Journalism in a Post-truth World

Feb 28, 2024 | Events, IAS News

Image Courtesy of Thomas Charters on Unsplash

Social media, AI and ‘fake news’ are among the many challenges facing journalism today. Ahead of an IAS and South College expert panel event on 5th March (2.30pm) to discuss the future for journalism with Bridget Kendall, Jo Adetunji, Monica Grady and Ian O’Flynn, our own expert, Prof Tim Luckhurst shares his thoughts.

When George Orwell wrote that ‘Political language is designed to make lies sound truthful and murder respectable, and to give an appearance of solidity to pure wind’, he wrote in a Britain in which journalism offered a valuable alternative: reporting rooted in facts and in which a clear distinction existed between news and opinion.

In Orwell’s Britain, tens of millions of people bought a daily newspaper and listened to BBC Radio. A national news agenda existed. Citizens discussed and debated a common range of topics and concerns. They felt sufficiently well informed to make reasoned choices, not least at the ballot box.

Britain in the third decade of the twenty-first century faces novel challenges from fake news, artificial intelligence tools such as ChatGPT, deliberate disinformation and conspiracy theories. These threats to our democratic system are potent because they thrive in the chaos created by an internet owned by multi billionaire moguls motivated primarily by profit.

Today, millions of Britons including tens of thousands of university students, rely on social media for what they imagine to be news. Under 25s who read newspapers are very rare. Live audiences for radio and television news programmes have declined steeply.

‘A smorgasbord of online possibilities’

A post-truth world is emerging to replace the certainties offered by science and reason. Some highly intelligent young people have come to believe that partisan blogs, celebrity influencers and the personal prejudices of celebrities famous for acting or playing sport contribute something worthwhile to the news agenda.

Many more, including students at top universities, follow online links to individual articles which they read bereft of the context in which the pieces were published. They read only what they are interested in, or that which AI recommends.

There is a colossal difference between consuming selections from a smorgasbord of online possibilities and reading a selection of news articles written by professional journalists. When the latter is edited and collated by editors at organisations such as BBC News, The Times, Guardian, Daily Telegraph, Financial Times, Daily Mail, Daily Mirror, Sun, ITN or Sky News, a reader can be certain that it is designed to help them understand significant events and issues.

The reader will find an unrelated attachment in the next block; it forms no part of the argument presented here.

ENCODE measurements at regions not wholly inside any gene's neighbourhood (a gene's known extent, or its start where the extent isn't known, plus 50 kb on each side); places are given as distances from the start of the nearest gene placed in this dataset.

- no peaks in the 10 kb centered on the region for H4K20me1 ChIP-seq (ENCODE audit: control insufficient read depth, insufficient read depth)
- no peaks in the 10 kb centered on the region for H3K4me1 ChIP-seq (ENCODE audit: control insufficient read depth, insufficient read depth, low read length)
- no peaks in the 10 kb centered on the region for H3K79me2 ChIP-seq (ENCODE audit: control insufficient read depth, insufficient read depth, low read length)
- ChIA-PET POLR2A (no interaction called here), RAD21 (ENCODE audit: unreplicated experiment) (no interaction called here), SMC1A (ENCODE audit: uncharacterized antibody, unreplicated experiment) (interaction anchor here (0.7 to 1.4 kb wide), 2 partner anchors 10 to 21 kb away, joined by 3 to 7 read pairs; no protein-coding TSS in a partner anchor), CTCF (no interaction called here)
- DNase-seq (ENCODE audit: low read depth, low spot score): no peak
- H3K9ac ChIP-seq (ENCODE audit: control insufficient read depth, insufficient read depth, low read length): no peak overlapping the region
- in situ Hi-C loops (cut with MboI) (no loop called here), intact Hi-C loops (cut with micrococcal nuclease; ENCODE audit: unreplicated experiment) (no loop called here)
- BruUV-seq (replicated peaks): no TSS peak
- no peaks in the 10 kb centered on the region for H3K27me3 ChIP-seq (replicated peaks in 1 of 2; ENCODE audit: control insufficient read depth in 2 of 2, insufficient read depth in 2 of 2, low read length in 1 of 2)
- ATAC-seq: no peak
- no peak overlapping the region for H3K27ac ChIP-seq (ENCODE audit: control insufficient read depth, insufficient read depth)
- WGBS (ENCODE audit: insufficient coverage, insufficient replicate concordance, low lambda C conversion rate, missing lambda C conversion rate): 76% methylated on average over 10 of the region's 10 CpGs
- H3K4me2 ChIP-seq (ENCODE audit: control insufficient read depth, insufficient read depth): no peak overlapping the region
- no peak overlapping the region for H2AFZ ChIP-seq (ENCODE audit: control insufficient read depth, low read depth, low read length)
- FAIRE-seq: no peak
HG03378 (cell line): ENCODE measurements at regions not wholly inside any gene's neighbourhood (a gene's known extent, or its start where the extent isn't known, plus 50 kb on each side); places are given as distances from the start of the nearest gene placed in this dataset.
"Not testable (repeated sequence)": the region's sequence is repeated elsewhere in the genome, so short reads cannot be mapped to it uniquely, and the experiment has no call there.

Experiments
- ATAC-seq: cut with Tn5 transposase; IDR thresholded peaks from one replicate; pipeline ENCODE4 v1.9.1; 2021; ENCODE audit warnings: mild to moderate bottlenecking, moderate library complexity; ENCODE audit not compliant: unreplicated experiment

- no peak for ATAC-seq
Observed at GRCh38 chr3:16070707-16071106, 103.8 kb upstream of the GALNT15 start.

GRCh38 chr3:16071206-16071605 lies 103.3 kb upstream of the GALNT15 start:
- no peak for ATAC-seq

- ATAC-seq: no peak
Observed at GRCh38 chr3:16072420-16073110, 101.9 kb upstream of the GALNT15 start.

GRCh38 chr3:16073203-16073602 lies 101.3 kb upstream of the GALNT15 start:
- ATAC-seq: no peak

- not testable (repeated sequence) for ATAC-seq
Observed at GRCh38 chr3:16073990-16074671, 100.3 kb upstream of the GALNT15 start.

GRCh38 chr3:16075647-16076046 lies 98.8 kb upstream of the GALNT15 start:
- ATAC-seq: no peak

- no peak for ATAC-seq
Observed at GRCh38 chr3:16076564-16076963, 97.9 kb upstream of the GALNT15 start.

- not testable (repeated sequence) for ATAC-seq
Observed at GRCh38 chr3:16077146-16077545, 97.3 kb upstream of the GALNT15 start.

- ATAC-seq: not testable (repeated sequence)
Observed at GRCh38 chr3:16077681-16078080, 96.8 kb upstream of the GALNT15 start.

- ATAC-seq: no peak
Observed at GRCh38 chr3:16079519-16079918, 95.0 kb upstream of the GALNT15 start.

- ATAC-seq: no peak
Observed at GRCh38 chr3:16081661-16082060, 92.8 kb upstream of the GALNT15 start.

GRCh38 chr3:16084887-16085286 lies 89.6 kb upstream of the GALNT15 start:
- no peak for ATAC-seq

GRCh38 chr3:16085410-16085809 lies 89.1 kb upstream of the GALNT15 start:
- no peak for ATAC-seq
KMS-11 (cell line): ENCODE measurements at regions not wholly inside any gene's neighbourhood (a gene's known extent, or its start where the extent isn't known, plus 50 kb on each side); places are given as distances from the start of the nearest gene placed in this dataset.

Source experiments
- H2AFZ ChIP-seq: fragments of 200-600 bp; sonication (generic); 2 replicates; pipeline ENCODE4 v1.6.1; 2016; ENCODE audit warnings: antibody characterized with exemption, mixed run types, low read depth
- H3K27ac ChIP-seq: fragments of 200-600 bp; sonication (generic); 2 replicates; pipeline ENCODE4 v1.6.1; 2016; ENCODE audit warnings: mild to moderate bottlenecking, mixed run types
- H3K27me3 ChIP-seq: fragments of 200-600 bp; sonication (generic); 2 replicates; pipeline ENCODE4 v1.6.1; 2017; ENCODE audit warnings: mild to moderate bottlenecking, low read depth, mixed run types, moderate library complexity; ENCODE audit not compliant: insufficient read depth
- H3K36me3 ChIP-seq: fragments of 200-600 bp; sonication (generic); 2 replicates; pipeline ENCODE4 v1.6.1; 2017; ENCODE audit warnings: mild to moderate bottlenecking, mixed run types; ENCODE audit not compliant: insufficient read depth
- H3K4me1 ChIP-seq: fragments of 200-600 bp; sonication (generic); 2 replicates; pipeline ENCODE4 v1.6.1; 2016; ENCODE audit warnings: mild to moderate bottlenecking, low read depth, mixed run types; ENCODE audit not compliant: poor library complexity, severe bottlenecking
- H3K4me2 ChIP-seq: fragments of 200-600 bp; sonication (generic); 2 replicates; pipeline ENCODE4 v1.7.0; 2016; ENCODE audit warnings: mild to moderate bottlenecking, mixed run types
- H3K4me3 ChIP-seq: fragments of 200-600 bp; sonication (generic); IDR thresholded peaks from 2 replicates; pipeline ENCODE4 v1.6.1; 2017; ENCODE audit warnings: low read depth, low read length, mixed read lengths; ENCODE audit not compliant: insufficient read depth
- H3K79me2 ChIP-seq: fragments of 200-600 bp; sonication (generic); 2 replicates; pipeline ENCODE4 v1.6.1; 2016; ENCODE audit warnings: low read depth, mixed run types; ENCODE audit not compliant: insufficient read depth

It may aspire to entertain as well, but the professional journalism will contain accurate information and informed opinion. It will be designed to enable reflection and thoughtful decision making.

Oppression and authoritarianism

If you question this description of institutionally based news production, ask yourself why President Putin has arrested and imprisoned Evan Gershkovitch of the Wall Street Journal. Consider the Russian President’s rigid control of Russian Television News and his suppression of independent newspapers.

Authoritarian leaders including Putin, China’s President Xi and North Korea’s Kim Jong Un are under no illusion that newspapers owned by private proprietors in western democracies peddle lies. They fear them and prevent their oppressed citizens reading them precisely because such newspapers convey truth.

We Britons are immensely fortunate to have available for pennies a day titles that exposed the VIP fast lane for PPE contracts during the pandemic (Guardian, 2023) found pornography on the Deputy Prime Minister’s computers (Sunday Times, 2017), exposed the Parliamentary expenses scandal (Daily Telegraph, 2010) or revealed that United States Air Force A10 Thunderbolts had accidentally attacked two armoured vehicles crewed by the Blues and Royals of Britain’s Household Cavalry (The Sun, 2008).

There are many other examples. Each of them demonstrates the value of professional journalism in expertly edited national newspapers.

Opinionated bloggers may entertain and amuse. Random links, shared by AI or people you follow on Twitter/X might take you to something you find interesting. Neither will feed the newsgathering, that sees reporters despatched every day to bring us an accurate account of what happens in parliament, the United Nations, law courts and tribunals. Neither will put expert correspondents on the frontlines in Ukraine or Gaza.

Condemned to ignorance

In Britain, those who live in the post-truth world must choose to condemn themselves to ignorance. The tools required to challenge falsehood, fakery and propaganda are available to every one of us.

And we do not have to adopt luddite hostility to technology to become properly informed. Online editions of our best newspapers are accessible via subscription. For the cost of a TV licence, we can stream professional television reporting on our telephones.

Wise consumers might even ask ChatGPT to find professional titles for them. Radio news is free to all.

Experts to debate and discuss

The perils of the post-truth existence are insidious and pervasive. The expert panel assembled by the Institute of Advanced Study and South College will discuss and dissect them at our event on Tuesday 5th March.

Join Jo Adetunji, Editor of The Conversation UK, Professor Monica Grady, Professor Helen Fenwick, Bridget Kendall, former BBC Diplomatic Correspondent and Professor Ian O’Flynn for a fascinating afternoon of debate and discussion.

Find out more



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